By Michael E. Miller
By Allie Conti
By David Villano
By Jose D. Duran
By Michael E. Miller
By Allie Conti
By Kyle Swenson
By Luther Campbell
Pleading with the latest judge, Edmund Newbold, to strike Phelps's bar complaint from the court record of the Count's estate proceedings, MacNamara this past September 27 called Phelps's allegations not only "personal and confidential" but "slanderous and libelous..., prejudicial in nature and void of any merit." In an October 5, 1990, letter to the Florida Bar, MacNamara went much further, denying he had ever actually represented Phelps, and accusing his accuser of looting the Count's estate. "Mr. Phelps made unauthorized distributions to himself of $486,483.43 in cash and additional `in kind' distributions of other assets in the amount of $173,729," MacNamara claimed. "As a result of the unauthorized distributions, the estate is insolvent."
MacNamara hinted that Phelps tricked the Count into naming him personal representative, then used his newfound powers to embezzle substantially all of Szechenyi's assets. "Mr. Phelps held a confidential relationship with the decedent prior to his death, and exerted a strong force and control over the decedent in his declining years and capacity," MacNamara wrote. "The fault in this case lies with the broad powers given the personal representative in the decedent's last will and in the misuse of those powers by Mr. Phelps." MacNamara described himself and his confederates as dutiful functionaries, members of a legal salvage team struggling to learn what happened to the Count's wealth, and perhaps recover some of it.
Shot through with animus, swollen by bombast and bile to near-epic proportions, the squabble over what may or may not be left of Count Szechenyi's fortune now transcends simple greed, and grinds on because of something vaguely resembling honor.
This month a regional grievance committee of the Florida Bar will meet to hear testimony inspired by Phelps's accusations, and determine whether the state Supreme Court will be asked to appoint a judge to review them. Jackson, now president of the Bank of New York Trust Company of Florida, has not been asked to testify at the bar hearing. But an increasingly impatient Judge Newbold has ordered the banker to submit to depositions by Phelps's attorney as part of the continuing probate process.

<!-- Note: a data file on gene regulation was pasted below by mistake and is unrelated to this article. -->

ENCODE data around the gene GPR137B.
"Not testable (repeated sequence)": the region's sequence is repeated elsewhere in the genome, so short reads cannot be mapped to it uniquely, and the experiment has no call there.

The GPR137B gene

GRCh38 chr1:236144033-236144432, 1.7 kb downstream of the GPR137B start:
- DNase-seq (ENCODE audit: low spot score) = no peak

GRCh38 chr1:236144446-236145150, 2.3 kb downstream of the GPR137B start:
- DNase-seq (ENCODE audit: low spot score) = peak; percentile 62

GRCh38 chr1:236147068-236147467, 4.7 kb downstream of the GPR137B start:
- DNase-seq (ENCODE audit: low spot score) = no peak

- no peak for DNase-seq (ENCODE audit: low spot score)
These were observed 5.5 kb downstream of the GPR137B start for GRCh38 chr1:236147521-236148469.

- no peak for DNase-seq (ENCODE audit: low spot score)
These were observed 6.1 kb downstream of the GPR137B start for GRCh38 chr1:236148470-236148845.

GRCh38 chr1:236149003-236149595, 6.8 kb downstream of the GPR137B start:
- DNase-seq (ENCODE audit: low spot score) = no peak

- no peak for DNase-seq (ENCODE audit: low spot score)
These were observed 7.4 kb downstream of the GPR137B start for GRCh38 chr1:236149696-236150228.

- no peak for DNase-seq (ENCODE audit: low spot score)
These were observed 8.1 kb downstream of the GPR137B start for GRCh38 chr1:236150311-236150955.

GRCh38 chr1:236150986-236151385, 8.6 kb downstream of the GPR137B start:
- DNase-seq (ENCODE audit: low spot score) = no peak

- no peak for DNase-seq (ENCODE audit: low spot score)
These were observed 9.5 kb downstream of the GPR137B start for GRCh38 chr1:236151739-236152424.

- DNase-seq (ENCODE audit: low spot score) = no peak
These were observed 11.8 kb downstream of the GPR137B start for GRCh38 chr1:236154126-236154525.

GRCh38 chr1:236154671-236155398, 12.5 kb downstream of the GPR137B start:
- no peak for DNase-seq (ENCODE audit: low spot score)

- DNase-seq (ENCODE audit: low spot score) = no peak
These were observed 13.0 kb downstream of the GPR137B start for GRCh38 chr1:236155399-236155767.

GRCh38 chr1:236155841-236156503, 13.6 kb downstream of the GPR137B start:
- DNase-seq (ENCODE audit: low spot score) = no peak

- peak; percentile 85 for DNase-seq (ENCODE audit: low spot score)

For Phelps the past three years amount to an opera of corruption over which the ghost of Count Szechenyi seems oftentimes to hover, giggling. "The Count was cremated, so I can't say he's rolling over in his grave," Phelps says. "He's not rolling over in his grave, and his ashes aren't fluttering up and down over the Everglades. But he's here. He loves this sort of thing. He loves a fight. I never did lose a fight with his bankers, and I'm not going to lose the biggest fight of all."
The asphalt T formed by Northwest 34th Avenue and 191st Street is one of the more barren addresses of suburban Dade County. Near the crossroads, stony lots are interspersed with cheerless bungalows. Passersby are rare; the wind sweeps through the scraggly branches of a few stunted trees.
It was on this site in November 1984 that Count Tassilo Szechenyi and Mike Phelps began one of their loonier ventures. Over the objections of Carol City residents, the pair persuaded the Metro Zoning Appeals Board to let them transform an existing dog kennel into an elaborate, air-conditioned pet spa. The resort would feature carpeted suites with brass beds, fancy food, and a $39-per-night fee.
Phelps, a former dog trainer, became president of American Pet Resorts, a corporation he dreamed would one day sprinkle the United States with upscale doggie motels. The Count, a lifelong animal lover, became Phelps's financial backer, even donating his 1962 Rolls Royce for use as a pet limousine. Based almost totally on snob appeal, the scheme proved unprofitable. Even the Count's royal connections couldn't generate enough business. "He ended up investing maybe a quarter-million or so," Phelps recalls. "We ended up losing most of it."
No matter. The project was the temporary passion of both men, just one of many interests they cultivated together. Its pursuit solidified their unlikely friendship, and its monetary failure did nothing to mar their affection for one another. "Over 23 years, it became a father-son relationship," Phelps says of his association with the Count. "This was a guy who spoke seven languages. He was very intellectually inclined, very cultured. His knowledge covered a vast array of subjects. I remember walking in the woods for the first time with him in Maine. `Do you know what kind of tree that is?' he asked. Of course I didn't, and he probably knew I didn't. He was a teacher. He was the type of guy who had suffered much, and he wanted to save you from suffering what he had already been through."
Phelps had been through plenty himself. After growing up in a poor and broken home in Indianapolis, he did a hitch in Vietnam with the air force, worked as a cop for three years, got married and divorced, spent ten years in New York as an executive recruiter, and eventually moved to Miami in search of a warmer climate.
He had met the Count a few years before in New York, and bumped into him again outside the main post office in Miami in 1968. Within months Szechenyi hired Phelps as his executive assistant, a sort of white-collar handyman who filled prescriptions, answered mail, and negotiated business deals on the Count's behalf.